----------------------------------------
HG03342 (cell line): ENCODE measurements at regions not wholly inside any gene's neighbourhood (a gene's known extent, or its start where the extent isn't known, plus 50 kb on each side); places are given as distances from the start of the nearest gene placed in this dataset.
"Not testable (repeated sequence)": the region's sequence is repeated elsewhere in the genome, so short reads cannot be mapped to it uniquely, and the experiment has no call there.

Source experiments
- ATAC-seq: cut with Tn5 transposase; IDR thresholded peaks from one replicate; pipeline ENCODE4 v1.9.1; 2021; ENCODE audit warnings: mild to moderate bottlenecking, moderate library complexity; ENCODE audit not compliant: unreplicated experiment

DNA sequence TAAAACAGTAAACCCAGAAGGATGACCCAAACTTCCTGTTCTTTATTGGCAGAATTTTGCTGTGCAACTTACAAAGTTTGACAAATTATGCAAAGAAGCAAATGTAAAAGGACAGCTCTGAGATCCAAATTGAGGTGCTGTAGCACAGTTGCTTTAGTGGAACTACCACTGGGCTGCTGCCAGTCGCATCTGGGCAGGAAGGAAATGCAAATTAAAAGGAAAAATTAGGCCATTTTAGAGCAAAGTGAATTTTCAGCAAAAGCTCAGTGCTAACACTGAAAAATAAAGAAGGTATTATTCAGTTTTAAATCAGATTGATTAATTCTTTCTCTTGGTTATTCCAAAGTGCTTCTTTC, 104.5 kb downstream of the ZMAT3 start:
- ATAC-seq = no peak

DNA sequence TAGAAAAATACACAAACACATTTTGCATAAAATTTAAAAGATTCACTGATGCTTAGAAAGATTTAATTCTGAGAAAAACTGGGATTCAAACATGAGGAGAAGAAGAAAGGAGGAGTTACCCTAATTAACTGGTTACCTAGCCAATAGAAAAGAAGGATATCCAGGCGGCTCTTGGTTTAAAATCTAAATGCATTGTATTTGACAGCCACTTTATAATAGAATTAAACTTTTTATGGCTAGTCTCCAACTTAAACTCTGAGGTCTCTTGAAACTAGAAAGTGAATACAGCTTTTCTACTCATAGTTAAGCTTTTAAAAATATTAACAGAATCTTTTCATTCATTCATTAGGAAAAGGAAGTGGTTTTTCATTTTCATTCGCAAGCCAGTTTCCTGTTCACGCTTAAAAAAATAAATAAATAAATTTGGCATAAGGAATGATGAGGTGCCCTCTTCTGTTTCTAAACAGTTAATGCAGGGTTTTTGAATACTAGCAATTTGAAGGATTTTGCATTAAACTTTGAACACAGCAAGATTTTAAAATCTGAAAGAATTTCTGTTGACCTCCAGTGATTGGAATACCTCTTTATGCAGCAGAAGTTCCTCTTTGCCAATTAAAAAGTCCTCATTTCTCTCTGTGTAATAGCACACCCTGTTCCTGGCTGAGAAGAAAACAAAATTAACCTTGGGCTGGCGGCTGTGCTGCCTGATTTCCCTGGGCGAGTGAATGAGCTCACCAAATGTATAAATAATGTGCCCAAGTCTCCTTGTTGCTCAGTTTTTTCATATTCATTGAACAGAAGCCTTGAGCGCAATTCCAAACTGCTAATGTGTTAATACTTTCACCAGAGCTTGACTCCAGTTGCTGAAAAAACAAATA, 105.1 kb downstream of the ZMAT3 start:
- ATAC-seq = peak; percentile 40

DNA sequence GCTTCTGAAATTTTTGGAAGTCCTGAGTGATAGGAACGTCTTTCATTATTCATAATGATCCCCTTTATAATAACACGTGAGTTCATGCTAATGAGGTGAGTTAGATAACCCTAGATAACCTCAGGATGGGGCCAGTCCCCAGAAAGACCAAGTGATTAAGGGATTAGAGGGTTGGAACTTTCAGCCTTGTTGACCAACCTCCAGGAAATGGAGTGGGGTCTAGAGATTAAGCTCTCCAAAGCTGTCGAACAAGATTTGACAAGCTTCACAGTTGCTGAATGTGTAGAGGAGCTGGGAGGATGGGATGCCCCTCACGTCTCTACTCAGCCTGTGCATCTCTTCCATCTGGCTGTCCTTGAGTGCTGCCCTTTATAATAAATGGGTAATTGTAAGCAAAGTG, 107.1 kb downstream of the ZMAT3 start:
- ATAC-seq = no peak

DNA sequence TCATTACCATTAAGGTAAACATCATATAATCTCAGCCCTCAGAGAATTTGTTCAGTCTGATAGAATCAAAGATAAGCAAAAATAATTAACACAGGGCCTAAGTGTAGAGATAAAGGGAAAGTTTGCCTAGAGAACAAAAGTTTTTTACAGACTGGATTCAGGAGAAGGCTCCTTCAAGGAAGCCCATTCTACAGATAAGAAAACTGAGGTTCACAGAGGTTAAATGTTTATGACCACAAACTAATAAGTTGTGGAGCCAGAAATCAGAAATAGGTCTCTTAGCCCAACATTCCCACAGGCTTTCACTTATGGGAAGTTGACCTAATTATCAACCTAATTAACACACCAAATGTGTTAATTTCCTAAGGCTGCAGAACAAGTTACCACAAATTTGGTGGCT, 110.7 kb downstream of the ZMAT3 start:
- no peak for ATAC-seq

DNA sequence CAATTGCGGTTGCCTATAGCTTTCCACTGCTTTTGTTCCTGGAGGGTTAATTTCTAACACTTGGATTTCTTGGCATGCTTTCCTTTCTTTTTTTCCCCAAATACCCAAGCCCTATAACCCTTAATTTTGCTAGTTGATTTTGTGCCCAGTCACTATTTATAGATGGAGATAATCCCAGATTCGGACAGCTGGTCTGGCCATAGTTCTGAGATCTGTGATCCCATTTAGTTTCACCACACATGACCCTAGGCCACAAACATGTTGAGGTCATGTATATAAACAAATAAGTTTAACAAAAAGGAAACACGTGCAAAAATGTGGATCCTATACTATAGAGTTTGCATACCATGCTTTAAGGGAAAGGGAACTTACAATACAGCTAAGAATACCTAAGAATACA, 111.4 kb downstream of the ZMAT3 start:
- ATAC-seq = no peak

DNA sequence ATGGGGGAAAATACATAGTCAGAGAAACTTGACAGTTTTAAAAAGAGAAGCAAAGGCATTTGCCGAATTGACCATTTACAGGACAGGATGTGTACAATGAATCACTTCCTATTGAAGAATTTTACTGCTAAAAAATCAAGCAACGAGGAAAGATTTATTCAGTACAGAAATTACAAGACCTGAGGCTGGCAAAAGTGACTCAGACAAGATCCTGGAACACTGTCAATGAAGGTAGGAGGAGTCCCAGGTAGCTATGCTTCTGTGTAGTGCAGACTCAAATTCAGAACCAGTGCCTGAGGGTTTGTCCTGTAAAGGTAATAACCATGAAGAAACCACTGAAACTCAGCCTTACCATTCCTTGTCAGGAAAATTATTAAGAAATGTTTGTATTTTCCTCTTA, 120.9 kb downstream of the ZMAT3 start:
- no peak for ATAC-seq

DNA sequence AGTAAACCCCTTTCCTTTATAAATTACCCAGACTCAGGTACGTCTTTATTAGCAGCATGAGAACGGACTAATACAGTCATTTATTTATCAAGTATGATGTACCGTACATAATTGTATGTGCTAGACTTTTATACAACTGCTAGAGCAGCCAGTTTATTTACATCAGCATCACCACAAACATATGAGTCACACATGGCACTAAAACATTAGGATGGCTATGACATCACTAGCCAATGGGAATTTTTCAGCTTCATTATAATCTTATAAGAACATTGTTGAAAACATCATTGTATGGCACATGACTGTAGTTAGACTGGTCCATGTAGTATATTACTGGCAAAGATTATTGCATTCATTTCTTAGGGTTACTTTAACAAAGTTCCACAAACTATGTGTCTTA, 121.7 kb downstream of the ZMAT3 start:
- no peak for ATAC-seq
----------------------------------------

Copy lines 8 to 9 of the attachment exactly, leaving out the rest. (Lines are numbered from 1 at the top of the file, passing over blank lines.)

- ATAC-seq = peak; percentile 40

DNA sequence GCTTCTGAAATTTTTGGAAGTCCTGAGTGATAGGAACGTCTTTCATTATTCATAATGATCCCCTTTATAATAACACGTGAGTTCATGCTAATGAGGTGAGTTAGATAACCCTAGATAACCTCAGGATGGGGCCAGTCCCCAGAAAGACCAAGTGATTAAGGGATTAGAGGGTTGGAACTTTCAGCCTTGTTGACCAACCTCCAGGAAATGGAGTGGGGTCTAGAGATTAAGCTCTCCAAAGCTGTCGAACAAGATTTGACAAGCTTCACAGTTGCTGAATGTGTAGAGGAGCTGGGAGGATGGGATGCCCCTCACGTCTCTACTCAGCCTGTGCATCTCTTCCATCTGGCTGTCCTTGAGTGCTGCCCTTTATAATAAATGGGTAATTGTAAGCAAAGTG, 107.1 kb downstream of the ZMAT3 start: